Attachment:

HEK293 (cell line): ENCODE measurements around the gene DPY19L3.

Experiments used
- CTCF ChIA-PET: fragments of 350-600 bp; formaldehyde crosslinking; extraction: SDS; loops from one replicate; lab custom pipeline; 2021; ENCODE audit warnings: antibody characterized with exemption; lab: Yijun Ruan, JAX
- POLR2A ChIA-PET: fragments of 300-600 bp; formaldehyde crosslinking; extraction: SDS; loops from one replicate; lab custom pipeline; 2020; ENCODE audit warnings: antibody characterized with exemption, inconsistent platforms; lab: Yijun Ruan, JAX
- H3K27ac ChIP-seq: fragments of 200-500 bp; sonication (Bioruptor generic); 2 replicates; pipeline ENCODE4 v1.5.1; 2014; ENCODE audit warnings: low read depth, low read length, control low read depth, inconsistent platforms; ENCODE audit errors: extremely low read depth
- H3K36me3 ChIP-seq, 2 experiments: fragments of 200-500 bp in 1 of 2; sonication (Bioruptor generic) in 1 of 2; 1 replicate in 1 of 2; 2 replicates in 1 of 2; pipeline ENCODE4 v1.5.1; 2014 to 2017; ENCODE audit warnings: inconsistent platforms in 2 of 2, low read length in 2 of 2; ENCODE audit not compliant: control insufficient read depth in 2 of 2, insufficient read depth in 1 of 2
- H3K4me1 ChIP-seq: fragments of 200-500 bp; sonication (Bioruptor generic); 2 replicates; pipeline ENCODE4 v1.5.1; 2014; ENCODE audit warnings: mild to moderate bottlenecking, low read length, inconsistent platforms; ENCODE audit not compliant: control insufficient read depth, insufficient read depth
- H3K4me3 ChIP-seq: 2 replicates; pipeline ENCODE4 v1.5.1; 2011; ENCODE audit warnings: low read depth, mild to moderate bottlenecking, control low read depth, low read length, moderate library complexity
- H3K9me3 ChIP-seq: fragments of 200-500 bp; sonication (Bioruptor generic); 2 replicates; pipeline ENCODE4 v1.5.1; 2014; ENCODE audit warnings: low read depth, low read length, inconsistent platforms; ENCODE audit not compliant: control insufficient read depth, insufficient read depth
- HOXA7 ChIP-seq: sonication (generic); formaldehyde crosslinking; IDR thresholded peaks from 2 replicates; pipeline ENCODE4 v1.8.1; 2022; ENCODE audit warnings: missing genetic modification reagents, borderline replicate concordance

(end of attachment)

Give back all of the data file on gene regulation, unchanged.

HEK293 (cell line): ENCODE measurements around the gene DPY19L3.

Experiments used
- CTCF ChIA-PET: fragments of 350-600 bp; formaldehyde crosslinking; extraction: SDS; loops from one replicate; lab custom pipeline; 2021; ENCODE audit warnings: antibody characterized with exemption; lab: Yijun Ruan, JAX
- POLR2A ChIA-PET: fragments of 300-600 bp; formaldehyde crosslinking; extraction: SDS; loops from one replicate; lab custom pipeline; 2020; ENCODE audit warnings: antibody characterized with exemption, inconsistent platforms; lab: Yijun Ruan, JAX
- H3K27ac ChIP-seq: fragments of 200-500 bp; sonication (Bioruptor generic); 2 replicates; pipeline ENCODE4 v1.5.1; 2014; ENCODE audit warnings: low read depth, low read length, control low read depth, inconsistent platforms; ENCODE audit errors: extremely low read depth
- H3K36me3 ChIP-seq, 2 experiments: fragments of 200-500 bp in 1 of 2; sonication (Bioruptor generic) in 1 of 2; 1 replicate in 1 of 2; 2 replicates in 1 of 2; pipeline ENCODE4 v1.5.1; 2014 to 2017; ENCODE audit warnings: inconsistent platforms in 2 of 2, low read length in 2 of 2; ENCODE audit not compliant: control insufficient read depth in 2 of 2, insufficient read depth in 1 of 2
- H3K4me1 ChIP-seq: fragments of 200-500 bp; sonication (Bioruptor generic); 2 replicates; pipeline ENCODE4 v1.5.1; 2014; ENCODE audit warnings: mild to moderate bottlenecking, low read length, inconsistent platforms; ENCODE audit not compliant: control insufficient read depth, insufficient read depth
- H3K4me3 ChIP-seq: 2 replicates; pipeline ENCODE4 v1.5.1; 2011; ENCODE audit warnings: low read depth, mild to moderate bottlenecking, control low read depth, low read length, moderate library complexity
- H3K9me3 ChIP-seq: fragments of 200-500 bp; sonication (Bioruptor generic); 2 replicates; pipeline ENCODE4 v1.5.1; 2014; ENCODE audit warnings: low read depth, low read length, inconsistent platforms; ENCODE audit not compliant: control insufficient read depth, insufficient read depth
- HOXA7 ChIP-seq: sonication (generic); formaldehyde crosslinking; IDR thresholded peaks from 2 replicates; pipeline ENCODE4 v1.8.1; 2022; ENCODE audit warnings: missing genetic modification reagents, borderline replicate concordance